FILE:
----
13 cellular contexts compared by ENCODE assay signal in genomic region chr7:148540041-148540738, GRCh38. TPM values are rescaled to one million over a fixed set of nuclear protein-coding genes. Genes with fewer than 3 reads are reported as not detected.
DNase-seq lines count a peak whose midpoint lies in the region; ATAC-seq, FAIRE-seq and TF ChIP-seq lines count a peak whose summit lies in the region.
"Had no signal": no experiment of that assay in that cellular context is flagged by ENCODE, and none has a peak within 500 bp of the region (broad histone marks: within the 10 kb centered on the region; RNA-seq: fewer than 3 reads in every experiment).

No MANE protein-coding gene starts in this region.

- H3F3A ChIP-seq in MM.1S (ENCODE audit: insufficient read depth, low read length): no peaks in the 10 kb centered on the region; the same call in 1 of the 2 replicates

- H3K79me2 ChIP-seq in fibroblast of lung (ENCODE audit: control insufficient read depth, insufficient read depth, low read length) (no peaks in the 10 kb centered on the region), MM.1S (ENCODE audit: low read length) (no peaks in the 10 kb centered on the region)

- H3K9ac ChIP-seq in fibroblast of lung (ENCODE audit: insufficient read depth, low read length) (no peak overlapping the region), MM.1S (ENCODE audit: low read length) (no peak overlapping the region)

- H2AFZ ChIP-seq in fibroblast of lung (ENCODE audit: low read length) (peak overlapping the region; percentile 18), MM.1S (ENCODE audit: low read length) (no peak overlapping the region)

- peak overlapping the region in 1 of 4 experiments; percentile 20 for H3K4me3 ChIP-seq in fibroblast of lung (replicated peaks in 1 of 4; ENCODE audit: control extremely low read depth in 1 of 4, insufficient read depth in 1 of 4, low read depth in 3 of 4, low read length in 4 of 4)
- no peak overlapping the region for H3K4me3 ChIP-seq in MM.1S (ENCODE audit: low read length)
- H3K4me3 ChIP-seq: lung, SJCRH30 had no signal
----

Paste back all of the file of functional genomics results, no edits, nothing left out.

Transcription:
13 cellular contexts compared by ENCODE assay signal in genomic region chr7:148540041-148540738, GRCh38. TPM values are rescaled to one million over a fixed set of nuclear protein-coding genes. Genes with fewer than 3 reads are reported as not detected.
DNase-seq lines count a peak whose midpoint lies in the region; ATAC-seq, FAIRE-seq and TF ChIP-seq lines count a peak whose summit lies in the region.
"Had no signal": no experiment of that assay in that cellular context is flagged by ENCODE, and none has a peak within 500 bp of the region (broad histone marks: within the 10 kb centered on the region; RNA-seq: fewer than 3 reads in every experiment).

No MANE protein-coding gene starts in this region.

- H3F3A ChIP-seq in MM.1S (ENCODE audit: insufficient read depth, low read length): no peaks in the 10 kb centered on the region; the same call in 1 of the 2 replicates

- H3K79me2 ChIP-seq in fibroblast of lung (ENCODE audit: control insufficient read depth, insufficient read depth, low read length) (no peaks in the 10 kb centered on the region), MM.1S (ENCODE audit: low read length) (no peaks in the 10 kb centered on the region)

- H3K9ac ChIP-seq in fibroblast of lung (ENCODE audit: insufficient read depth, low read length) (no peak overlapping the region), MM.1S (ENCODE audit: low read length) (no peak overlapping the region)

- H2AFZ ChIP-seq in fibroblast of lung (ENCODE audit: low read length) (peak overlapping the region; percentile 18), MM.1S (ENCODE audit: low read length) (no peak overlapping the region)

- peak overlapping the region in 1 of 4 experiments; percentile 20 for H3K4me3 ChIP-seq in fibroblast of lung (replicated peaks in 1 of 4; ENCODE audit: control extremely low read depth in 1 of 4, insufficient read depth in 1 of 4, low read depth in 3 of 4, low read length in 4 of 4)
- no peak overlapping the region for H3K4me3 ChIP-seq in MM.1S (ENCODE audit: low read length)
- H3K4me3 ChIP-seq: lung, SJCRH30 had no signal